|Color Scheme- Yolo Colourhouse- Portland, OR.|
Color- one of the most critical factors to interior design, and one of the most transformative. Color in the form of wall paint is hands-down the least expensive way to transform a space, but takes careful consideration and analysis.
Here we've put together some principles to consider when looking at color for interior spaces.
MOOD & EMOTIONS OF COLOR
Color theory teaches us about the relationship of colors to one another in terms of hierarchy, tonal value, warm vs cool, and color harmony and mood.
For instance, green and blue are calming colors and will give the user of a space a feeling of relaxation. Red and oranges, being fire colors, will provide a feeling of activity and increased motion. Brighter yellows are a hue that can induce feelings of anxiety and alertness, and bounces light considerably.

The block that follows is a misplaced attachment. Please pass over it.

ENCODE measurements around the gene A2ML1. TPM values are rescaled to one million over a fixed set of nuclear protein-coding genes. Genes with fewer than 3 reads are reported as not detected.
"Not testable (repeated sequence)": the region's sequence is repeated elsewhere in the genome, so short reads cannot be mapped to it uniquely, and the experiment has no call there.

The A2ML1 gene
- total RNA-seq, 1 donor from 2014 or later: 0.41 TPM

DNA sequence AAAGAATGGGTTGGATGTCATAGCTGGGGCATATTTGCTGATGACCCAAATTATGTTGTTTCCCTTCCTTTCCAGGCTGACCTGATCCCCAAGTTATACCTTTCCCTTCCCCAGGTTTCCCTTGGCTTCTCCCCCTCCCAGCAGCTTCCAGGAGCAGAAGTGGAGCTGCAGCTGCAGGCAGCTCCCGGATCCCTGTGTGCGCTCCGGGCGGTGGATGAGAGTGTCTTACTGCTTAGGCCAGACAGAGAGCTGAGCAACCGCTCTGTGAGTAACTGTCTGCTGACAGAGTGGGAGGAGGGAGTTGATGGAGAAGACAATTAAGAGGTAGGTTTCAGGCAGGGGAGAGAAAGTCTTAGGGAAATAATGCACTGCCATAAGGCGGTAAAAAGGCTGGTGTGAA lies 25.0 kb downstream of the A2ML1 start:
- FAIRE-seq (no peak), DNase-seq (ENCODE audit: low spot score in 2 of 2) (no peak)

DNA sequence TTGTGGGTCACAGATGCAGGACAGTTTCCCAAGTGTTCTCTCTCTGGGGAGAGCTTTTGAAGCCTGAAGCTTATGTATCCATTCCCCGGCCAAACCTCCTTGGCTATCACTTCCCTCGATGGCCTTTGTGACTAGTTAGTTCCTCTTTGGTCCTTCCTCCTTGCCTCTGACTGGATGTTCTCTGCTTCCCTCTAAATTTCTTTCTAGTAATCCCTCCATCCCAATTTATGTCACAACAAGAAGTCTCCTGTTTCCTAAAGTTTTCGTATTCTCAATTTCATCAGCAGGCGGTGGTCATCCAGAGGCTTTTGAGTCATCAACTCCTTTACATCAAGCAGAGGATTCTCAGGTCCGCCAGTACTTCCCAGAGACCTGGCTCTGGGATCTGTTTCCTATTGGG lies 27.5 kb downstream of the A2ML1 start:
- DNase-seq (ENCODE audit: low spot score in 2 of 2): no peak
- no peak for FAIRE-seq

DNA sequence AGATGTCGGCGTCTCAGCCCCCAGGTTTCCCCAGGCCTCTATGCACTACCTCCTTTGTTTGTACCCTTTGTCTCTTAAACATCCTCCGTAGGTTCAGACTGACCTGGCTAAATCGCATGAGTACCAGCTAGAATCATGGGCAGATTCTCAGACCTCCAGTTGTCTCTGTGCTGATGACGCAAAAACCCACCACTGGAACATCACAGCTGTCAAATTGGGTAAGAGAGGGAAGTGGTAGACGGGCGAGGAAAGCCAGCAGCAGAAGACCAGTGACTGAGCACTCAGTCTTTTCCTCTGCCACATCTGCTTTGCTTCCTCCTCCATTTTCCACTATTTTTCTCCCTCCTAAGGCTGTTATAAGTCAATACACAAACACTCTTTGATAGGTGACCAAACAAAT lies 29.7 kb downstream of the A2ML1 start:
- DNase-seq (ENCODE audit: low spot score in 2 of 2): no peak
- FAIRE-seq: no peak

DIMINISHING OR HIGHLIGHTING TEXTURE
The sheen levels will greatly effect color, and can help to ‘correct’ certain architectural details you’d like to highlight or diminish.
Matte or eggshell sheens can help to lessen the textural look of ‘popcorn’ textured walls and ceilings. Higher sheens (semi-gloss and gloss) will more closely bond to any surface and bounce light considerably, actually showing off any texture or imperfections on the surface even more, and making the color appear brighter.
VOLUME PROPERTIES OF COLOR
Color has a powerful way of making a space feel more expansive or intimate.
To make a space feel larger, look to lighter and brighter options, with a high LRV content, and stay away from the temptation to paint a ceiling the same color as the walls, especially when using more saturated tones on the walls.
For a feeling of greater intimacy, consider rich and saturated tones. Rich tones can still have a vibrancy to them, as long as the sheen and LRV are considered.
Of course there are a multitude of other considerations when looking at color, but our hope is that you can pull some inspiration from the 'theory' above for your space.